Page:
That was the joy set before Him.

When sin and hell were defeated and Jesus was resurrected, that was the seat of authority He ascended into Heaven to occupy.

Ever since that time, from that highly exalted position, Jesus has been serving as Lord of the Church and as the High Priest and Intercessor for every believer.

What is the goal in front of you that keeps you motivated to move ahead even when things are difficult?

If you have no goal, it’s likely you’ll give up.

That’s why it is so important to know exactly where you are headed, what will happen when you get there, and what kind of victory you’ll experience when you attain that long-awaited position.

Just as Jesus had a joyous outcome set before Him, I guarantee that you and I have a joyous outcome placed before us too.

STRENGTH TO RUN THE RACE, FAITH, HOPE AND LOVE WHICH PERSEVERE

The Joy of the Lord is our Strength and our Stronghold: Nehemiah 8:9-10

Psalm 18:1-2: “I love You [fervently and devotedly], O Lord, my strength.”

The Lord is my rock, my fortress, and the One who rescues me;
My God, my rock and strength in whom I trust and take refuge;
My shield, and the horn of my salvation, my high tower—my stronghold.

BY OUR LOVE AND THROUGH OUR OBEDIENCE: THE ABUNDANT LIFE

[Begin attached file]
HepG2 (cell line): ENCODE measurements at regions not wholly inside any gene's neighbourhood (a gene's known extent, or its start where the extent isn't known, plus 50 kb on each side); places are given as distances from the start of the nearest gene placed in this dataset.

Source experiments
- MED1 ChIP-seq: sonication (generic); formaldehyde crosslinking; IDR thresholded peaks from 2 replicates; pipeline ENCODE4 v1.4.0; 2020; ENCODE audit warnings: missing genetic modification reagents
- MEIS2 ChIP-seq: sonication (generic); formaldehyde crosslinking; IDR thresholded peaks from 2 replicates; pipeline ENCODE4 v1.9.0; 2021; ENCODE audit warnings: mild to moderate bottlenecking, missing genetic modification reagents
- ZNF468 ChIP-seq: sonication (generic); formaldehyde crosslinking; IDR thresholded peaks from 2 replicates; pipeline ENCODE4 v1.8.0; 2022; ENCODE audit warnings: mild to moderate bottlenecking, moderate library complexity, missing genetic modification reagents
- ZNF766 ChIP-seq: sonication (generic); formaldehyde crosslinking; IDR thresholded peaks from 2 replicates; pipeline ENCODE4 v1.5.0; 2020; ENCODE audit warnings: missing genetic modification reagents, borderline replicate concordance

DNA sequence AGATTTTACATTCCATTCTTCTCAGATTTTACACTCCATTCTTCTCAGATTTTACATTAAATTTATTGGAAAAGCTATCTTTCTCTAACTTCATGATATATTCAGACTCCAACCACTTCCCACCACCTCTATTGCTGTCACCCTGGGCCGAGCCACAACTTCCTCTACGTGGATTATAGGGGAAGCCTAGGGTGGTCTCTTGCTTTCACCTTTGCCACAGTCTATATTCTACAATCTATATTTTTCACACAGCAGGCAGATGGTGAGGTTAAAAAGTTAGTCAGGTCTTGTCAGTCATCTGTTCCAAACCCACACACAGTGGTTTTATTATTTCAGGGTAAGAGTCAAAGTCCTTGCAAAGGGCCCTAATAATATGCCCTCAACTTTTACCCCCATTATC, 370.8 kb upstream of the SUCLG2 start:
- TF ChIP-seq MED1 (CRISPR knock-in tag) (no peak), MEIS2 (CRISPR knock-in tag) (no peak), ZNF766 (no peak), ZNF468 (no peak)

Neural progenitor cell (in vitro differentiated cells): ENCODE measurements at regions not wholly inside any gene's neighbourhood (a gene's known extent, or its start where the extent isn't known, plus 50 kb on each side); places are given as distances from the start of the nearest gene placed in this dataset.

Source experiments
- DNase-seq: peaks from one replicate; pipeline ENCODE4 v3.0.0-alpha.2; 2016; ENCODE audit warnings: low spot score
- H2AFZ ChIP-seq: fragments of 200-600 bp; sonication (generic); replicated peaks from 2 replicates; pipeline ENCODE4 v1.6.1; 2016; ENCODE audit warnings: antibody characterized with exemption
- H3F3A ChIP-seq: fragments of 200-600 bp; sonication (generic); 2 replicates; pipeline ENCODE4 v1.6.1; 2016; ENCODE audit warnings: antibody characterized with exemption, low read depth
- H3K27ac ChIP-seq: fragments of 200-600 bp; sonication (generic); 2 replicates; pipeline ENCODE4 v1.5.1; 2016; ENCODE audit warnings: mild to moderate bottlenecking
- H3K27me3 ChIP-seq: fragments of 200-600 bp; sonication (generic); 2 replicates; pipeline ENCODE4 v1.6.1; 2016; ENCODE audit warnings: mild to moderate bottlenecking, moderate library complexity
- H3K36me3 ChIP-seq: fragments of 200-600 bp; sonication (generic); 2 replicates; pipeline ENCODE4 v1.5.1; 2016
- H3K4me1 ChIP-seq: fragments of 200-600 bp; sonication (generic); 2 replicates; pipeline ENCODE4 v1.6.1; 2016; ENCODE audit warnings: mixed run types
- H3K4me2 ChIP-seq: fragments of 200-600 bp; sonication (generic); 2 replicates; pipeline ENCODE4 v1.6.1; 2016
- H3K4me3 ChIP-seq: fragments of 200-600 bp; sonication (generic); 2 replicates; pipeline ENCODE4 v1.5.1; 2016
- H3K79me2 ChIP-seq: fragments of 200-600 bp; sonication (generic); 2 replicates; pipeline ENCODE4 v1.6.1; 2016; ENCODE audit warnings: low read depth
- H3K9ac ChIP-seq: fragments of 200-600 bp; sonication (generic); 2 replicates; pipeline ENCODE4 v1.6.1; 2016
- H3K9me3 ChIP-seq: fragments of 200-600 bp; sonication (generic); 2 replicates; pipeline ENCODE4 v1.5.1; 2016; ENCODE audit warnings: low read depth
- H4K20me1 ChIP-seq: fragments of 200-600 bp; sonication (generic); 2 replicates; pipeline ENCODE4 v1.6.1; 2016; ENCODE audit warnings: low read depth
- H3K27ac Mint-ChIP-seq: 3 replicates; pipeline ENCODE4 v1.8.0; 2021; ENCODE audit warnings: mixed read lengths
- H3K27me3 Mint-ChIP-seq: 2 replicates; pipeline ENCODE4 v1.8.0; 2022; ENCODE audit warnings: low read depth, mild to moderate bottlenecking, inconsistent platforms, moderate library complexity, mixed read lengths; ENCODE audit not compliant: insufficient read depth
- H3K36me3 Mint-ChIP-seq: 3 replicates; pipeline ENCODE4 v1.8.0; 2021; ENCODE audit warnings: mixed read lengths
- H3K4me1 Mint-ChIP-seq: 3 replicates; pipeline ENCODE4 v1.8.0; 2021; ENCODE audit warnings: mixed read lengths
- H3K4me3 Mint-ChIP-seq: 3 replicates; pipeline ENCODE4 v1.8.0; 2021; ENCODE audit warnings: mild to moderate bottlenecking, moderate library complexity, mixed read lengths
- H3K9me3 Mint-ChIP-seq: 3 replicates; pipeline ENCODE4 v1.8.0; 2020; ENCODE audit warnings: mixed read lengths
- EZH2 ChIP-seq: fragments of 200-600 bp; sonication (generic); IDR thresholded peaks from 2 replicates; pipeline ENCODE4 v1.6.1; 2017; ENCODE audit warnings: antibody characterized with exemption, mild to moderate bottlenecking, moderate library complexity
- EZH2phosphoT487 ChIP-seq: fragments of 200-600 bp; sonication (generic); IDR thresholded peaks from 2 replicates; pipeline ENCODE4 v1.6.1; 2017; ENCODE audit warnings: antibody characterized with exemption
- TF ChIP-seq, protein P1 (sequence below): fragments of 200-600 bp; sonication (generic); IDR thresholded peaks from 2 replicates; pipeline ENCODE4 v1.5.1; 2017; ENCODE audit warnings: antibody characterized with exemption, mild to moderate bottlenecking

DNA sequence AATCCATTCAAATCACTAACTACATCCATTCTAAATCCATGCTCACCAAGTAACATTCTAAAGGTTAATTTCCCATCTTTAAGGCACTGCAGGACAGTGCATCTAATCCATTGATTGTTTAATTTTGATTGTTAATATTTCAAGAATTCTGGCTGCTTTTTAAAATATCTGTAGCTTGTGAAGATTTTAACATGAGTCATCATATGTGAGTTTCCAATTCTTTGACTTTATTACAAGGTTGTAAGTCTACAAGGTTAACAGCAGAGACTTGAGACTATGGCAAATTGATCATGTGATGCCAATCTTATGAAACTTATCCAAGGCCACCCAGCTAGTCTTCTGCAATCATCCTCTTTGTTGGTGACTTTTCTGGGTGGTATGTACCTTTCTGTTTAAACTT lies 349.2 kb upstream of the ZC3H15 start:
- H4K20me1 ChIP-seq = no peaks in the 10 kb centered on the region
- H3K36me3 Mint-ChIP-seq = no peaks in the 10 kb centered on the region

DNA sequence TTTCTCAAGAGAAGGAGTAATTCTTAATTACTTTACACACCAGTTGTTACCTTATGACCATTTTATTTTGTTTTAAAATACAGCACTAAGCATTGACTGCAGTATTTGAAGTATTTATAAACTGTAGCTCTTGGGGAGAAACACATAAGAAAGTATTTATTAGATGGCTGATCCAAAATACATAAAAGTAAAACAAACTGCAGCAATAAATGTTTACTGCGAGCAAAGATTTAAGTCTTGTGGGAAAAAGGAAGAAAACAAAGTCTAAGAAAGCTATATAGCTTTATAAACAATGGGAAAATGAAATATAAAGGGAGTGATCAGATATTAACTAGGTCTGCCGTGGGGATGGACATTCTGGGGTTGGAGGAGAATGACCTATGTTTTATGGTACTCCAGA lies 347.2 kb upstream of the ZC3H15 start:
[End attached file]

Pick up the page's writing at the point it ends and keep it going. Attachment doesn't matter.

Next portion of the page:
Deuteronomy 30:19-20 Amplified 19 I call heaven and earth as witnesses against you today, that I have set before you life and death, the blessing and the curse; therefore, you shall choose life in order that you may live, you and your descendants20 by loving the Lord your God, by obeying His voice, and by holding closely to Him; for He is your life [your good life, your abundant life, your fulfillment] and the length of your days, that you may live in the land which the Lord promised (swore) to give to your fathers, to Abraham, Isaac, and Jacob.”

How does all of this speak to our 2022 hearts. our souls and our servanthood?

Hebrews 12:2 Amplified Bible

[looking away from all that will distract us and] focusing our eyes on Jesus, who is the Author and Perfecter of faith [the first incentive for our belief and the One who brings our faith to maturity], who for the joy [of accomplishing the goal] set before Him endured the cross, [a]disregarding the shame, and sat down at the right hand of the throne of God [revealing His deity, His authority, and the completion of His work].

Looking away from all that will distract us and focusing our eyes on Jesus who is the Author and Perfector of faith ….

What are those distractions from which we need to avert our 2022 eyes?

What are those divisions we need to set aside, from which we need to Unite?

How do we come together in the Gospel, to grapple with, to debate, to discuss, challenge comprehend, understand, teach, preach – God’s Joy in our Koinonia?

God’s Goal which is Koinonia – “for the Joy of the Lord which is before us …”?

We are the Body of Christ – We are the Church in the World,

For the “JOY OF THE LORD” which is ever BEFORE US ….

  • What are you and I building with our lives?
  • What keeps you and I motivated to stay on “God’s track?”
  • What will it look like when you and I finish it?
  • What are you and I “writing” with our faith, our hope and our “love”?